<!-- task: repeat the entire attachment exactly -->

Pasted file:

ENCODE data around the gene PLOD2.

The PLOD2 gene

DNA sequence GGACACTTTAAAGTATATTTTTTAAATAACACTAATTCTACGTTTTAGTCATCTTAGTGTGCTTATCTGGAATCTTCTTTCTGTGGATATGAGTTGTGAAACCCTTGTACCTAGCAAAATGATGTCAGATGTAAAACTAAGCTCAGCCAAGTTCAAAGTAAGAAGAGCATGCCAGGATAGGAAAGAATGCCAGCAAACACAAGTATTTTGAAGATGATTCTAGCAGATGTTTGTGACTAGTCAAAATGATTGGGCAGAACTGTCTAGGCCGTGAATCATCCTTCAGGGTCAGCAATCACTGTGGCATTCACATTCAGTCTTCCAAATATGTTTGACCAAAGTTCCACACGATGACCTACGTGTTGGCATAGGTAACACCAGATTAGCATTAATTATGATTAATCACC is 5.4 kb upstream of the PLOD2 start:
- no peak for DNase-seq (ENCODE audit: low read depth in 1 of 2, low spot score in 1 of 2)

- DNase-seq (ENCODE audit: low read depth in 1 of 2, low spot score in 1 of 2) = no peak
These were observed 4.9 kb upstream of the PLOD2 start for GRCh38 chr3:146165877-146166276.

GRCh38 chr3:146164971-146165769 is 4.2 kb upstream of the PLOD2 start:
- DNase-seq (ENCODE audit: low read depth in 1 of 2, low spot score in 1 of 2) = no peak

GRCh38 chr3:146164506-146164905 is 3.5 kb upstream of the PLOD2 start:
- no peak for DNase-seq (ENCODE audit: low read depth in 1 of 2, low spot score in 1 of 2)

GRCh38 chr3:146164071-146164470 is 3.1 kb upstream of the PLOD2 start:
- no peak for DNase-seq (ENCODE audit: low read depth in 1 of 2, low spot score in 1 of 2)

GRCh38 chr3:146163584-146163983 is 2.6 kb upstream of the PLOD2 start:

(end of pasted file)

ENCODE data around the gene PLOD2.

The PLOD2 gene

DNA sequence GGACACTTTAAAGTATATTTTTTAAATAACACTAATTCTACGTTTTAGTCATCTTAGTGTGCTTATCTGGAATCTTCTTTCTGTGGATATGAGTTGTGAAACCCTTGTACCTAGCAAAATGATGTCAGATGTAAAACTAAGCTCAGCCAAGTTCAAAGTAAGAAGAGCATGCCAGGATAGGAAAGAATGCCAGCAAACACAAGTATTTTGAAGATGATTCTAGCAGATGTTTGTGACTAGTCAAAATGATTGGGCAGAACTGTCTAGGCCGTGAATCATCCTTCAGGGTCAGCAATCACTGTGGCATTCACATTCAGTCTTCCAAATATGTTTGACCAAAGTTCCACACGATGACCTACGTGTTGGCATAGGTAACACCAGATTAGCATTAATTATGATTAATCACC is 5.4 kb upstream of the PLOD2 start:
- no peak for DNase-seq (ENCODE audit: low read depth in 1 of 2, low spot score in 1 of 2)

- DNase-seq (ENCODE audit: low read depth in 1 of 2, low spot score in 1 of 2) = no peak
These were observed 4.9 kb upstream of the PLOD2 start for GRCh38 chr3:146165877-146166276.

GRCh38 chr3:146164971-146165769 is 4.2 kb upstream of the PLOD2 start:
- DNase-seq (ENCODE audit: low read depth in 1 of 2, low spot score in 1 of 2) = no peak

GRCh38 chr3:146164506-146164905 is 3.5 kb upstream of the PLOD2 start:
- no peak for DNase-seq (ENCODE audit: low read depth in 1 of 2, low spot score in 1 of 2)

GRCh38 chr3:146164071-146164470 is 3.1 kb upstream of the PLOD2 start:
- no peak for DNase-seq (ENCODE audit: low read depth in 1 of 2, low spot score in 1 of 2)

GRCh38 chr3:146163584-146163983 is 2.6 kb upstream of the PLOD2 start: